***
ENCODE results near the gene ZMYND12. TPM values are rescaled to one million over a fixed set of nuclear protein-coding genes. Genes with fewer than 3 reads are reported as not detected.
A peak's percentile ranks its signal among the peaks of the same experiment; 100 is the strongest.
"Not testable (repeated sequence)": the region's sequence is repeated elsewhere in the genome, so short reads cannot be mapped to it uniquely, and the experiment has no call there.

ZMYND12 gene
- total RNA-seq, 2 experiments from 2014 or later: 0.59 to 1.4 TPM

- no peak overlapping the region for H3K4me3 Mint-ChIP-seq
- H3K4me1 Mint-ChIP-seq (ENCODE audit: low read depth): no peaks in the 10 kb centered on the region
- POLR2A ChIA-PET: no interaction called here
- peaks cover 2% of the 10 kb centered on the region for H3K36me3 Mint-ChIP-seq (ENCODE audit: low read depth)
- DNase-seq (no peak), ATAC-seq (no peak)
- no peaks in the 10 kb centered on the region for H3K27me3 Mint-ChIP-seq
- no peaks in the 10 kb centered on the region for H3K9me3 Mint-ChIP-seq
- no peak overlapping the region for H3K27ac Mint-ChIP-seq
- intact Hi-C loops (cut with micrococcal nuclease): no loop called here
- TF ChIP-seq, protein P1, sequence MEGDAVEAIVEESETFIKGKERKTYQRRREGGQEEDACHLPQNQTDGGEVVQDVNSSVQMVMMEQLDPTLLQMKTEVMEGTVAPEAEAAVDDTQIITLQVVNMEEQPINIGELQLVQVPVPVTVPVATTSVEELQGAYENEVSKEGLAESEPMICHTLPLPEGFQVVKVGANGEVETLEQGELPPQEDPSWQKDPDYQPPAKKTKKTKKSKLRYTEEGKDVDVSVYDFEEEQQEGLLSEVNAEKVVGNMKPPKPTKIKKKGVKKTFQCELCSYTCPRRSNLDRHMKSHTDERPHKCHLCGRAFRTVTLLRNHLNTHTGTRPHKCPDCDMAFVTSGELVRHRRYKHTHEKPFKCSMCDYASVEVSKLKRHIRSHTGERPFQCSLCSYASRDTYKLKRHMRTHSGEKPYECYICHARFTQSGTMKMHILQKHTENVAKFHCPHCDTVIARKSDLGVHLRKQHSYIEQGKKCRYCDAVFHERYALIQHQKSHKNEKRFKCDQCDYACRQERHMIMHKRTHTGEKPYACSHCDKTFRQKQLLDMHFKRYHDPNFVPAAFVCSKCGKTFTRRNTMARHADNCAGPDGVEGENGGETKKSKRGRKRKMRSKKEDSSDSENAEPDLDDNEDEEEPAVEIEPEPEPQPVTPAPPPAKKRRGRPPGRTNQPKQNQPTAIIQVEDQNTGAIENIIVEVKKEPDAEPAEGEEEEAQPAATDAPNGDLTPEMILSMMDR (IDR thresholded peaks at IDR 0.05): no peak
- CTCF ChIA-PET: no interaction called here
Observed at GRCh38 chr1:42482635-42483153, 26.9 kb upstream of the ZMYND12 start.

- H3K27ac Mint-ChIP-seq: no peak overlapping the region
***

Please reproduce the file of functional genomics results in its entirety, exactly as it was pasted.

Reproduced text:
ENCODE results near the gene ZMYND12. TPM values are rescaled to one million over a fixed set of nuclear protein-coding genes. Genes with fewer than 3 reads are reported as not detected.
A peak's percentile ranks its signal among the peaks of the same experiment; 100 is the strongest.
"Not testable (repeated sequence)": the region's sequence is repeated elsewhere in the genome, so short reads cannot be mapped to it uniquely, and the experiment has no call there.

ZMYND12 gene
- total RNA-seq, 2 experiments from 2014 or later: 0.59 to 1.4 TPM

- no peak overlapping the region for H3K4me3 Mint-ChIP-seq
- H3K4me1 Mint-ChIP-seq (ENCODE audit: low read depth): no peaks in the 10 kb centered on the region
- POLR2A ChIA-PET: no interaction called here
- peaks cover 2% of the 10 kb centered on the region for H3K36me3 Mint-ChIP-seq (ENCODE audit: low read depth)
- DNase-seq (no peak), ATAC-seq (no peak)
- no peaks in the 10 kb centered on the region for H3K27me3 Mint-ChIP-seq
- no peaks in the 10 kb centered on the region for H3K9me3 Mint-ChIP-seq
- no peak overlapping the region for H3K27ac Mint-ChIP-seq
- intact Hi-C loops (cut with micrococcal nuclease): no loop called here
- TF ChIP-seq, protein P1, sequence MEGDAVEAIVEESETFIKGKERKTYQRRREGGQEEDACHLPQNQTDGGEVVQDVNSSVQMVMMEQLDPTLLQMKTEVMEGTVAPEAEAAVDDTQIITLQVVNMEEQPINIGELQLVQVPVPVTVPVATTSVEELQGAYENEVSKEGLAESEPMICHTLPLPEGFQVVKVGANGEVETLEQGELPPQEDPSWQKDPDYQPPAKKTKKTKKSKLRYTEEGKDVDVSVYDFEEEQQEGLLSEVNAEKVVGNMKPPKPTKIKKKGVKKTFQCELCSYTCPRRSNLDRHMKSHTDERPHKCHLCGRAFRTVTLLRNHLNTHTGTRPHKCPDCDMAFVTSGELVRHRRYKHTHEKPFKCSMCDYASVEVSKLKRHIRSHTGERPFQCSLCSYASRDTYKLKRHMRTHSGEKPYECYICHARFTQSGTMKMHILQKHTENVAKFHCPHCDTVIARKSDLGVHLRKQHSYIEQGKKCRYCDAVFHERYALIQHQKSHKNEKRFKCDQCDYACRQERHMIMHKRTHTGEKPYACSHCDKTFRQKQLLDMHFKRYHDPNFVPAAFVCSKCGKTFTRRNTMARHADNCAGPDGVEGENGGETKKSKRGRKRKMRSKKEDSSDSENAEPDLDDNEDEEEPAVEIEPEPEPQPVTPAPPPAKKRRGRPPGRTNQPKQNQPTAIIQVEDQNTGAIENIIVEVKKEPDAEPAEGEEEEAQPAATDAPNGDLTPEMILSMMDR (IDR thresholded peaks at IDR 0.05): no peak
- CTCF ChIA-PET: no interaction called here
Observed at GRCh38 chr1:42482635-42483153, 26.9 kb upstream of the ZMYND12 start.

- H3K27ac Mint-ChIP-seq: no peak overlapping the region